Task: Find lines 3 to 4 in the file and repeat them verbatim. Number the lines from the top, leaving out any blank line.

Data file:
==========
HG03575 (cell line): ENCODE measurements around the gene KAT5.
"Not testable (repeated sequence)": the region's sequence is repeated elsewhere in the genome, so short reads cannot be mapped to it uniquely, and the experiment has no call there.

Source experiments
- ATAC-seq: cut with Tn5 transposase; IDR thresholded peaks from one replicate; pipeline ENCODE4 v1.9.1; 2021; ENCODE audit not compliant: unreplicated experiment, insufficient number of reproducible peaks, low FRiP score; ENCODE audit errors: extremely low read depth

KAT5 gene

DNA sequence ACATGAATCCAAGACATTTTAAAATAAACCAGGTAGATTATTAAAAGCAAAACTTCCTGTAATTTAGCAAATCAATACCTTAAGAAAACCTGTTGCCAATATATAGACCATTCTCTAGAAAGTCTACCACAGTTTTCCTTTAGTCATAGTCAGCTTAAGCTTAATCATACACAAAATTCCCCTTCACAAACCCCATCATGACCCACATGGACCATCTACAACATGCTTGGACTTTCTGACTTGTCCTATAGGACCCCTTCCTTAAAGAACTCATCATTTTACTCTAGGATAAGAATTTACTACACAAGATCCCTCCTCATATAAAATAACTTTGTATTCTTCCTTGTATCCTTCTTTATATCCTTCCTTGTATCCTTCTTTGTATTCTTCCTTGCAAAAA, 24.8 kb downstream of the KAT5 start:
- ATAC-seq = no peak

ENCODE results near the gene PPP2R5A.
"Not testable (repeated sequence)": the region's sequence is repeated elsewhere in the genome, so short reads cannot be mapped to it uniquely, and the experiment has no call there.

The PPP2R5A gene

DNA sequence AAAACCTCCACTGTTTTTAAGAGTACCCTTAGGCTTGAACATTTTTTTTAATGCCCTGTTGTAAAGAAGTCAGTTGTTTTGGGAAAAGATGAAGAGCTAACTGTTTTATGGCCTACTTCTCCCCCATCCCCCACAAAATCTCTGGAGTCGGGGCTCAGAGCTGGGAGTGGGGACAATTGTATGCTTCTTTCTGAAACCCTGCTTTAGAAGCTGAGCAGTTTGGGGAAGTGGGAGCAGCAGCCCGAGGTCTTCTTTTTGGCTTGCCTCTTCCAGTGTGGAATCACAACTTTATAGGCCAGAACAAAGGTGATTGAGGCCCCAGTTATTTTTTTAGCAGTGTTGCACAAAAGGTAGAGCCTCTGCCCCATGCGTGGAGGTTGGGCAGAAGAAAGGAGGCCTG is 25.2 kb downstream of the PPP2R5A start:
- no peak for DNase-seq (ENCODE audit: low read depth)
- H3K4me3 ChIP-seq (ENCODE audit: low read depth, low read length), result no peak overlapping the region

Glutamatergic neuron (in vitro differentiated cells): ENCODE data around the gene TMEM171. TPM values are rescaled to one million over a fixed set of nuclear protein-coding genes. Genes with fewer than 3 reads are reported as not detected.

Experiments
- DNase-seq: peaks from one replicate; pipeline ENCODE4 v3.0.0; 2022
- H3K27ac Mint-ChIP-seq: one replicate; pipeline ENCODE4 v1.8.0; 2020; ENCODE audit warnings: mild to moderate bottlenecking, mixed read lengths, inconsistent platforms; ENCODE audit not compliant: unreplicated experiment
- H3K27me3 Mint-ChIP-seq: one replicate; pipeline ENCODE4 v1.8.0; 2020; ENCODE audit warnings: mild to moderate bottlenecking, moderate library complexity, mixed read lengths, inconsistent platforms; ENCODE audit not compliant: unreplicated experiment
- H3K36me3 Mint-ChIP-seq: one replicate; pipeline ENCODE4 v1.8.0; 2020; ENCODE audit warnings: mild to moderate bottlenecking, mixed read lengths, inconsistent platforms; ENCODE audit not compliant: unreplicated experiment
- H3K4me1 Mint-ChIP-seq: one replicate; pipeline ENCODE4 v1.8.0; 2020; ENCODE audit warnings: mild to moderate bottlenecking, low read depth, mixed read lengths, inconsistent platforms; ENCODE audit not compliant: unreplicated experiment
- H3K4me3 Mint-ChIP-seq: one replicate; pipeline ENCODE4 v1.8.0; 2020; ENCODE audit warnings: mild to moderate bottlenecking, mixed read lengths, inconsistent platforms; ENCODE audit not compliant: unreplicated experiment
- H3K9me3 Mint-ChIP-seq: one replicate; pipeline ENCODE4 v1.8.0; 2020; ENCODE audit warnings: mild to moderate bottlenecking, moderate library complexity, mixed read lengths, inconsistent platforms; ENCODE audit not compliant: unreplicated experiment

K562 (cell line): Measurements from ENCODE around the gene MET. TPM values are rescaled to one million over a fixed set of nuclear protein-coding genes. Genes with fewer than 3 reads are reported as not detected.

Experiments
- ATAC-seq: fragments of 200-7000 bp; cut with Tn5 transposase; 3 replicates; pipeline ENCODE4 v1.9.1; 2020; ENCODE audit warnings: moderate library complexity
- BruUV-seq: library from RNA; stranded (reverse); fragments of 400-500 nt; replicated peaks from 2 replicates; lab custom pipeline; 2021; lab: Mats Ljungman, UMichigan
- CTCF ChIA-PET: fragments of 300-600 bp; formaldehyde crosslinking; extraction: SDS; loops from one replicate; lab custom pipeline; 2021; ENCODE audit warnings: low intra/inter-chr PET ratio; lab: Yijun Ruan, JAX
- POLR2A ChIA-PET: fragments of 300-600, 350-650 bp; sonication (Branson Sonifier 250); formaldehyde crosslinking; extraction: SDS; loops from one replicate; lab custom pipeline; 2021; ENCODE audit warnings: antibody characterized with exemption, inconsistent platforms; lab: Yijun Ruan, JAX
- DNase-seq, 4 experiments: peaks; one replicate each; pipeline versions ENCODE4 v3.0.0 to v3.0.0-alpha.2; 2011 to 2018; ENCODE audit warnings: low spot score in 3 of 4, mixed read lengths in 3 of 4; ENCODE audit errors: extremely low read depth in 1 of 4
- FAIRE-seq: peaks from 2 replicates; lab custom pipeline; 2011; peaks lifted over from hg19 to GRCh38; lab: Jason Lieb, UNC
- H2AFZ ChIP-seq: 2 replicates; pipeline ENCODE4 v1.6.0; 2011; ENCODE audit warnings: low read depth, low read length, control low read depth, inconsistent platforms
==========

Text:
Source experiments
- ATAC-seq: cut with Tn5 transposase; IDR thresholded peaks from one replicate; pipeline ENCODE4 v1.9.1; 2021; ENCODE audit not compliant: unreplicated experiment, insufficient number of reproducible peaks, low FRiP score; ENCODE audit errors: extremely low read depth